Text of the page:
Friday, March 21, 2008

"What happened here was a miracle, and I want you to acknowledge it": Awareness (part 3)

(*SPOILER ALERT: If you haven't seen Pulp Fiction, I'm about to give away story elements. You've been warned.)

There is a great scene in the movie Pulp Fiction in which two hit men named Jules (Samuel L. Jackson) and Vincent (John Travolta) are in the apartment of some young men who have recently stolen from their boss, Marcellus Wallace (Ving Rhames). Jackson has just given his famous pre-kill monologue ("...and I will strike down upon thee with great vengeance...") and the two have violently disposed of the young men. What the hit men don't know is that there is someone else hiding in the bathroom with a .357 Magnum (a really big pistol). Terrified and confused, the hidden young man bursts out of his hiding place and into the living room with his gun blazing toward Jules and Vincent. He fires at the hit men until his gun is empty. The two gunmen, still standing and apparently unscathed, quickly examine their own bodies to make sure that they weren't hit, look back to the man holding the empty gun, raise their own pistols, and fire with significantly greater accuracy than their would-be assassin, killing him instantly. Now, Jules and Vincent are left to reflect on their recent brush with death. The following dialogue is what transpires next (I've cleaned up the language. This is a family-friendly blog. Also, this is transcribed from Quentin Taratino's script, not the final cut of the film):

Jules: "Did you see that gun he fired at us? We should be dead right now."
Vincent: "Yeah, we were lucky."
Jules: "That wasn't luck. That was somethn' else."
Vincent: "Yeah, maybe."
Jules: (examining the holes in the wall where the bullets landed) "This was divine intervention. You know what divine intervention is?"
Vincent: "Yeah, I think so. That means God came down from Heaven and stopped the bullets."
Jules: "Yeah, man, that's what it means. That's exactly what it means! God came down from Heaven and stopped the bullets."
Vincent: "I think we should go now."
Jules: "Don't do that! Don't blow this off! What just happened was a miracle!"
Vincent: "Chill out, Jules, this [stuff] happens."
Jules: "Wrong! Wrong. This [stuff] doesn't just happen."
Vincent: "Do you wanna continue this theological discussion in the car, or at the jailhouse with the cops?"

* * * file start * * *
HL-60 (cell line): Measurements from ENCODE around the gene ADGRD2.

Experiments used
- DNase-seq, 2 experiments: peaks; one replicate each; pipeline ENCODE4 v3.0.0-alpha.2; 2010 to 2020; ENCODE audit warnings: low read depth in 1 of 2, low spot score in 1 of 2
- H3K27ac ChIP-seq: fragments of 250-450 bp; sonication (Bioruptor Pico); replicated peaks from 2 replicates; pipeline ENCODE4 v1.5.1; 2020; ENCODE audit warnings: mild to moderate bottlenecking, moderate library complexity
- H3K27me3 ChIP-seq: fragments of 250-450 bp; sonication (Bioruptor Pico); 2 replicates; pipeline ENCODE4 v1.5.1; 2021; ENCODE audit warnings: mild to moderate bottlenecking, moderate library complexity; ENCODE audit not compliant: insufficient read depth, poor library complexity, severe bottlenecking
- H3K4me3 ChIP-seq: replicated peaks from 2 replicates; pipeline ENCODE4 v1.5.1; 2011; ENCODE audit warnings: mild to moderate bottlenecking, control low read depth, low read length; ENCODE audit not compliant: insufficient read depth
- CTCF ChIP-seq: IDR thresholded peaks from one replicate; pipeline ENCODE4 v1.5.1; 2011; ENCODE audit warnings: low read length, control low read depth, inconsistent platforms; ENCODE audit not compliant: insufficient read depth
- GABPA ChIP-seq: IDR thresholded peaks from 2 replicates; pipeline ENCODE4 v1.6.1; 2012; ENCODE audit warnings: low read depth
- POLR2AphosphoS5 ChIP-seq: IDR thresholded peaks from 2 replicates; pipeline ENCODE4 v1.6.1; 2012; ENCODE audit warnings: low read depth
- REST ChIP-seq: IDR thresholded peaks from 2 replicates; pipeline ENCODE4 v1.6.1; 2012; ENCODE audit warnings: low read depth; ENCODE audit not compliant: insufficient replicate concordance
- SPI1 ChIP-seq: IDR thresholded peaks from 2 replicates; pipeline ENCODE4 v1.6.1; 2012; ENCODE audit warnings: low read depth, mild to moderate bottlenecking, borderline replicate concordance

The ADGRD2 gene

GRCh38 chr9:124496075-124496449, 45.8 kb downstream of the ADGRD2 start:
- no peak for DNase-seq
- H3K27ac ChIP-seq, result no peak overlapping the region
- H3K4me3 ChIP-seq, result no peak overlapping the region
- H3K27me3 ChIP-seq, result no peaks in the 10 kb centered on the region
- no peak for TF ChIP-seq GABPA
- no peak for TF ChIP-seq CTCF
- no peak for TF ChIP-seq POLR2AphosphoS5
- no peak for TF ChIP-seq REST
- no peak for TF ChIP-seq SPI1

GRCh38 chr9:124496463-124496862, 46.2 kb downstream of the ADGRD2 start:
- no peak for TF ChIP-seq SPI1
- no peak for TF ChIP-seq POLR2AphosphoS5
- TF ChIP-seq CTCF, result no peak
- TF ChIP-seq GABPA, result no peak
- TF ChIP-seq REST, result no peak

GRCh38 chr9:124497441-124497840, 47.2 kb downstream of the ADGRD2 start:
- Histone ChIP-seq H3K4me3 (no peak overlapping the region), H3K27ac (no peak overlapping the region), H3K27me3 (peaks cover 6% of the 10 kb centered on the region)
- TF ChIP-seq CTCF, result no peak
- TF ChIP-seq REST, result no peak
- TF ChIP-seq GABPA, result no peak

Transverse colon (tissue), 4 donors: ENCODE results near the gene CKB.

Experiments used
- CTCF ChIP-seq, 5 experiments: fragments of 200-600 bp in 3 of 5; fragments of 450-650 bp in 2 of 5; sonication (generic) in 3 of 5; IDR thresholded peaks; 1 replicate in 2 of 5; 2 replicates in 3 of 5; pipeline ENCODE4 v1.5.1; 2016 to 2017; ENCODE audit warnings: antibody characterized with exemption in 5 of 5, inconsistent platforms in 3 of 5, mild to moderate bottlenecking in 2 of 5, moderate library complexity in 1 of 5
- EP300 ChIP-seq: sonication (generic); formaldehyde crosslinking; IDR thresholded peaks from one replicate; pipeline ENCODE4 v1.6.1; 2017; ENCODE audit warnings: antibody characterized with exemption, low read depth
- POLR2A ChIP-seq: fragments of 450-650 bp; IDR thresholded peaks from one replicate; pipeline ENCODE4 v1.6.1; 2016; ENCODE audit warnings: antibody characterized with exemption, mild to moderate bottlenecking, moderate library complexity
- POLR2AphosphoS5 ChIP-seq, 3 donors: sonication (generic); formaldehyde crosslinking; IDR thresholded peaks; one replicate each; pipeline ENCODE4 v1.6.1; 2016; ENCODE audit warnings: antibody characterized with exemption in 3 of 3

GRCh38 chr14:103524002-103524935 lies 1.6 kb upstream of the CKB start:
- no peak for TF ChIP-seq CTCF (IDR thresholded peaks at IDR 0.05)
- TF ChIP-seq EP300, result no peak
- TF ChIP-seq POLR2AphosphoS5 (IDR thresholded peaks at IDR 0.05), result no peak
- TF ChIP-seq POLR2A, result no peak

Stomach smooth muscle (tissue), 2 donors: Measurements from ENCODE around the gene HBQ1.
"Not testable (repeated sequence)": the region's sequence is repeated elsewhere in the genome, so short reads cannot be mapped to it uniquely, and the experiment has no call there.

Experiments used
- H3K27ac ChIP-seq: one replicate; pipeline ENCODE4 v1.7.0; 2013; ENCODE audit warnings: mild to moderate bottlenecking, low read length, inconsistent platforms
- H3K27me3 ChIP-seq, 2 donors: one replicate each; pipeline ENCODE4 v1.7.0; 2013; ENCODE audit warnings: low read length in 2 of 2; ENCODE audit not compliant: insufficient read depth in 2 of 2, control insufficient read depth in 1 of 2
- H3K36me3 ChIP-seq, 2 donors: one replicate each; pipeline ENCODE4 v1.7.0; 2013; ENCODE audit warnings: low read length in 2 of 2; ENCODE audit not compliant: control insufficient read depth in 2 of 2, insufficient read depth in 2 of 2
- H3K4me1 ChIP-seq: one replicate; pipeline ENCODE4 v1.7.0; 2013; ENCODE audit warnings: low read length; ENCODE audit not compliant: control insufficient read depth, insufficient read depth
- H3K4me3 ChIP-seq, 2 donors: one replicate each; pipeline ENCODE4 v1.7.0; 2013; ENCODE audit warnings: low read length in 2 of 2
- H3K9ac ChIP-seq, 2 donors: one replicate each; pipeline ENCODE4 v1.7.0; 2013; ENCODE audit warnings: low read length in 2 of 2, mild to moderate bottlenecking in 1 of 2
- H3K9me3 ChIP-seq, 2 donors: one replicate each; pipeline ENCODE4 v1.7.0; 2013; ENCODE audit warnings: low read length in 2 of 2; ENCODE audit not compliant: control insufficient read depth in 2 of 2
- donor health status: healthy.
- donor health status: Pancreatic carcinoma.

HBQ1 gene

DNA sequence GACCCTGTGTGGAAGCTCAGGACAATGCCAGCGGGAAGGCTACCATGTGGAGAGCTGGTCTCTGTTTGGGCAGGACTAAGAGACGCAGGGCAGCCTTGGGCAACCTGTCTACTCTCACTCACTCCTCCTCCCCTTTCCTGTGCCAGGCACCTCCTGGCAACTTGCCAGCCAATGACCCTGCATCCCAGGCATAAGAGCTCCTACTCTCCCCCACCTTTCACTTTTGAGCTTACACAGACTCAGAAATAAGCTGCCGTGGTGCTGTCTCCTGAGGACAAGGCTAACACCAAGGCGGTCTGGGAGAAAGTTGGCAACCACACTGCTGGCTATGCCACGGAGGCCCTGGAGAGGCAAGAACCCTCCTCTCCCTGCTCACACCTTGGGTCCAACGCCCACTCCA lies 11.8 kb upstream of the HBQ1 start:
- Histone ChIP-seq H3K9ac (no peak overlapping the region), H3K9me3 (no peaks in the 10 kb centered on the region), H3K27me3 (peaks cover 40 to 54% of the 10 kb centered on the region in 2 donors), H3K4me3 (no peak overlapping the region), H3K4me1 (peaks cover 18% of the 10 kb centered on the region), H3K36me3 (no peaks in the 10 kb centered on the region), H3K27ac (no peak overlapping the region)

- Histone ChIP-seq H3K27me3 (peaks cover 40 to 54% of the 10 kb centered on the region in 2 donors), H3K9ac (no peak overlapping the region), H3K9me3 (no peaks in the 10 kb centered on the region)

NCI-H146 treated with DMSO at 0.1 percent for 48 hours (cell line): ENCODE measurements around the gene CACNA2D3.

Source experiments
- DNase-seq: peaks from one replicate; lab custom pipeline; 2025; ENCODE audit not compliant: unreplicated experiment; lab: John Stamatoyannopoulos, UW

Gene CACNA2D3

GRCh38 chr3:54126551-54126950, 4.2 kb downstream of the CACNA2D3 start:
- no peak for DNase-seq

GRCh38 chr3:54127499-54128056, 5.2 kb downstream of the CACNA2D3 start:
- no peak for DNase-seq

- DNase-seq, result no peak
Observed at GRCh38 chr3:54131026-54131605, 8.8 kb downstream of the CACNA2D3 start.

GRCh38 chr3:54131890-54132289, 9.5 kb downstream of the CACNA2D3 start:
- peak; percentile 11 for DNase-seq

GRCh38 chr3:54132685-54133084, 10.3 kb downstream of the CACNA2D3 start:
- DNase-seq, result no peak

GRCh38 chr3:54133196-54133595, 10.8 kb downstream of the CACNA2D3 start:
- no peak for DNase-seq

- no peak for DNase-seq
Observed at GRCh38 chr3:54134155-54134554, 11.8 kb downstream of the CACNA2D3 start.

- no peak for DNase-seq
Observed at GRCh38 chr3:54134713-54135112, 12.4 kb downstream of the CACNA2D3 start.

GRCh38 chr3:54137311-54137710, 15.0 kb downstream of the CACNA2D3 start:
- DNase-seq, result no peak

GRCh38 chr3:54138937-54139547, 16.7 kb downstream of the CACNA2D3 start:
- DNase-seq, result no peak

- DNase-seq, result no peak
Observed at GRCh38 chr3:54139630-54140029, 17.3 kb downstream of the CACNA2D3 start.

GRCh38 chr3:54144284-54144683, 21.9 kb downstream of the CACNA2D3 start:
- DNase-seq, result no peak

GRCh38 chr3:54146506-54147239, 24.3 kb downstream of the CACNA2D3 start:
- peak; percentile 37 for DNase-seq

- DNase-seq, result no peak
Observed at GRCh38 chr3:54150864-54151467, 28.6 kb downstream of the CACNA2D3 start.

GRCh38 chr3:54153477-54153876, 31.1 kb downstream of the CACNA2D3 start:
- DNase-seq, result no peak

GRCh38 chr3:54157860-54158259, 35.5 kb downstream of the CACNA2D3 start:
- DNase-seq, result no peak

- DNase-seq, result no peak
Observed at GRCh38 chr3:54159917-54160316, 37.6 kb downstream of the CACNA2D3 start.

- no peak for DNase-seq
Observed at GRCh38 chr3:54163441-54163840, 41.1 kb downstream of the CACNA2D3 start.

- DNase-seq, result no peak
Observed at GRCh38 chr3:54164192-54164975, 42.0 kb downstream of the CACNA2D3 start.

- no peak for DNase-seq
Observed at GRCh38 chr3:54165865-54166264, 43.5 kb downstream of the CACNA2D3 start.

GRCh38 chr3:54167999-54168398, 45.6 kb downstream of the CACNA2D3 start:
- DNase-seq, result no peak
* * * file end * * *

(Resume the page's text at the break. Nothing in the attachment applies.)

Jules: "We should be dead now, my friend! We just witnessed a miracle, and I want you to acknowledge it!"
Vincent: "Okay man, it was a miracle, can we leave now?"

You might laugh at me for this, but I think this is one of the most profoundly theological scenes in recent cinema. We have two men who experience exactly the same event, yet they have two very different interpretations of it. Jules has an openness and an awareness that Vincent lacks. In fact, if you choose to watch the whole film (which, I should warn you, is not for the faint of heart), you will see that this moment marks the diverging of paths for the two friends. They entered the apartment as two men on the same path, yet they leave differently.

I wonder how often we miss moments because we see the world more as Vincent than as Jules. Obviously, our moments are not as dramatic and violent as someone firing a .357 Magnum in our general direction, but we do have moments, nonetheless. Are we failing to see the divine in the midst of the daily? In his book, The Sabbath,the great Jewish thinker Abraham Joshua Heschel explores the notion of awareness and our ability to blind ourselves to the activity of God in the midst of our most common of moments:

"What is retained in the soul is the moment of insight rather than the place where the act came to pass. A moment of insight is a fortune, transporting us beyond the confines of measured time. Spiritual life begins to decay when we fail to sense the grandeur of what is eternal in time"(page 6).

In other words, when something has a profound impact on our awareness of God's activity, we don't remember the details for the sake of details, but they are burned in our memory because of the implicit significance beneath the surface of the moment itself. We remember a moment because of what it does to our soul and not because of the concrete details. He's saying that we can choose which lens through which we will view the world: we can see things as Vincent and grow dull to the reality of the moment, or we can be like Jules and embrace moments of insight. We learn later in the film that this moment will forever change Jules' life. This is not because someone fired a gun at him (we should probably assume that this has happened before), but because he, in the words of the character himself, "felt the touch of God." Jules' life will never be the same because his eyes are wide open to the activity of the divine in the daily (a paraphrase of another line in the film). Heschel says that this type of awareness and openness is a crucial element to a deeply spiritual life.

This awareness and insight begins with how we view God himself. In Desire of the Everlasting Hills, historian Thomas Cahill writes this:

"If one believes in a God who heals, then healing in itself—whether of the quotidian kind or of an uncommon and spectacular sort—will hardly seem inconceivable or out of reach. If one cannot conceive of such a God—of an ultimate Goodness at the heart of the universe—miracles are, both intellectually and emotionally, off limits" (page 213).

To put it another way, we could quote artist and writer John LaFarge: “For those who believe in God, no explanation is necessary. For those who do not, no explanation is possible."

My experience tells me that I will find whatever I'm looking for. If I choose to see the world through the eyes of Vincent, I will grow more and more cynical and unaware and dull to the greater realities that exist all around me. If I choose to to look through the lenses of Jules, I will see the beauty and the wonder and the art that exists in all things. I will see the activity of God in the midst of the ordinary.

I should say that I don't find this to be easy at all. I think it's much easier to be closed than to be open. It's much easier to be cynical than hopeful. There are several reasons for this, but I think one major reason is this: When I begin to see the work of God around me, I am faced with a frightening choice: "Will I choose to participate in what God is already doing in the world? Will my awareness cause me to live differently than I do right now?"